But deep inside I kept everything on the surface; it was all I knew how to do.  I couldn’t talk about my feelings; I was a regular Marcel Marceau in meetings at “Pass It On” in Park Slope’s Church of Gethsemane. But I tried to listen closely and soak everything in.  I got a sponsor and tried to learn, spending long afternoons with him at Ozzie’s Coffee (Where Park Slopers Sober Up!) on Lincoln Place and 7th.  Thank goodness it was kinda making sense to me.

As for my older brother, a fellow Brooklynite, I kind of laid low these early months.  I felt bad, like I’d failed in life.  But he was nothing but understanding.  There were so many things I still couldn’t talk about as I never knew what to say.  He respected it all and gave me my space.

Emotional surface skimmer that I’d become, I didn’t notice my erstwhile landlady was getting pretty miffed about my semi-permanent residency on her living room floor.  She erupted and told me one day at the end of September that I had to get out.

So I scrounged enough money from my even-longer-suffering mother for an Amtrak ticket from NY to Miami.  But I couldn’t travel without some rudimentary documents, and my old Driver’s License had expired years ago.  I headed back to Coney Island, this time to the DMV, and, armed with an unpaid ConEd bill and an old video store pay stub, managed to get a state ID Card.  That night I headed to Two Boots Bar (a place I hadn’t yet learned to NOT hang out in) and waved it in the face of my bartender friend Steve.

“I’ve got ID!!” I bragged.

I guess victories, however small, were really hard to come by in those days.  Steve still remembers that joyous exclamation as, well…. pathetic.  In early October Eddie saw me off at Penn Station, still ruing my faddish sobriety.

It was so good to get home and see my mom and my sisters.  From the second I saw them I was emotionally nourished.  I fed off of them and the nearly constant sunshine (and Cuban food) that winter of ’94-’95.  I was thin of frame but getting healthier day by day.  Not everyone was getting stronger though; for nobody (including her) knew how sick my mom was, or even that she was sick at all.

Emotionally I was still a little shallow, but could get real around my family.  For I felt love for them and was so glad that I was alive again to talk to them; could remember and care about their stories.  But it was quite hard to do; I automatically covered my inadvertently expressed feelings with self-deprecating jokes.  It was just the habits of a life.  It seems that those grooves, once repeatedly worn in, are awfully hard to climb out of.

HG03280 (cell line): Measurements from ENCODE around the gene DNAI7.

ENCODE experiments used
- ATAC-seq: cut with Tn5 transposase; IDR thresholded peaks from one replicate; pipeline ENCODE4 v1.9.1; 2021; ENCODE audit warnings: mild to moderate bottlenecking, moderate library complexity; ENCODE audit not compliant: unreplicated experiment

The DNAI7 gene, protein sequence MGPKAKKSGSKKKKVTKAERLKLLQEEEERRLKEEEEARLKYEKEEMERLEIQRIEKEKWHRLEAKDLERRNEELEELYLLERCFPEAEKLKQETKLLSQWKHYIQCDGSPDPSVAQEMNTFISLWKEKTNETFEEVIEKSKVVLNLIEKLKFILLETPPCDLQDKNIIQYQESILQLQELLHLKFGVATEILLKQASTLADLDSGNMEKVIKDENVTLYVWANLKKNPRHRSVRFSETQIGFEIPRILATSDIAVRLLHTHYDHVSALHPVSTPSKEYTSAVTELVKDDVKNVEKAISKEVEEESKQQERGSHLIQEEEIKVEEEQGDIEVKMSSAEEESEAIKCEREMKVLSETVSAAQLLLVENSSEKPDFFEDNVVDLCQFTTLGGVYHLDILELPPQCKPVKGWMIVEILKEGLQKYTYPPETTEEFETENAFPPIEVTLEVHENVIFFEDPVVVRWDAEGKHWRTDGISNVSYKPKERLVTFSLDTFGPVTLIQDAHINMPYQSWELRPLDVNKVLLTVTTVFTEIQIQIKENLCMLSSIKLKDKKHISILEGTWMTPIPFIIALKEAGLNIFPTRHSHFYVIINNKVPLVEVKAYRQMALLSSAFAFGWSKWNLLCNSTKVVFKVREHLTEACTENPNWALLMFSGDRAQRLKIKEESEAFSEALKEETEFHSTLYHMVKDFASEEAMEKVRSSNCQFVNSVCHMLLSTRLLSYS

I got a job as a night clerk at a South Beach Hotel that catered to models, and I settled in.  I made a new friend named Maurizio, who introduced me to Vipassana Buddhism, and I started to get a bit of a handle on who this person dwelling within me was.  I lived with my mom; I was very grateful for that and a lot more grateful for it in the following years, looking back.  She and I got to know each other after years of my one-sided mooching estrangement.  She, just like a mom, never held that against me, and from that example of acceptance I learned to feel remorse for my past abuses.

I went to meetings at “Sober on South Beach” (meetings all have titled names) on Washington Avenue and got a new sponsor, a professor at the Fort Lauderdale Art Institute.  He took me through the steps of the twelve step program.  It was really hard, I didn’t want to deal with this crap; and honestly, around the middle steps I largely balked.  But still I listened, now occasionally speaking at meetings, and just “took care of my bidness.”

I took the bus and MetroRail back and forth between Coconut Grove and Miami Beach and just hung out with my siblings, my family.  They were people that I increasingly realized I needed in my life, and not for money.  I was getting used to not being in a state of war with myself.

But I had more business to take care of, I may have started to patch things up with the fems in my family but I really missed my brother back in Brooklyn.  While drinking, I didn’t ever mooch off of him, I just avoided him, he and his wonderful girlfriend Kathleen.  I felt guilty for the way I was living back then, I didn’t want him to see it; but it turns out he always knew what was going on.

I learned that the people who matter always know.

In the fall of ’94, finally confronted with a “shit or get off the pot” ultimatum, my brother proposed to Kathleen and, luckily for all of us, she accepted.   It looked like I was headed back to New York after all, to be an usher at the wedding planned for August of ’95 in the Waldorf-Astoria.  I could patch things up with my big bro.

I saved up my money, put the finishing touches on a tan (I’d recently learned that I was quite vain), and got ready to Amtrak it back up the Seaboard.  But I had a few months to go, and still only vague plans for what to do when I got there.  I really thought after all the suffering I’d been (put myself) through, that the world still owed me a little sumtin’ sumtin.’

But as the hot spring turned into the even hotter summer, I fretted about making a good impression on my brother and his fiancé. Worried that I might embarrass myself at the wedding or the rehearsal dinner (what if they asked me to talk!?); I was finding out about some things I cared about, stuff I would have jauntily stated but not really believed.  And that is that I deeply cared about my family.  Also that I was really excited to get back to New York, a city I loved and could now enjoy as a more stable person.

END OF PART ONE  What happened in New York?  Check out Part two in a few days……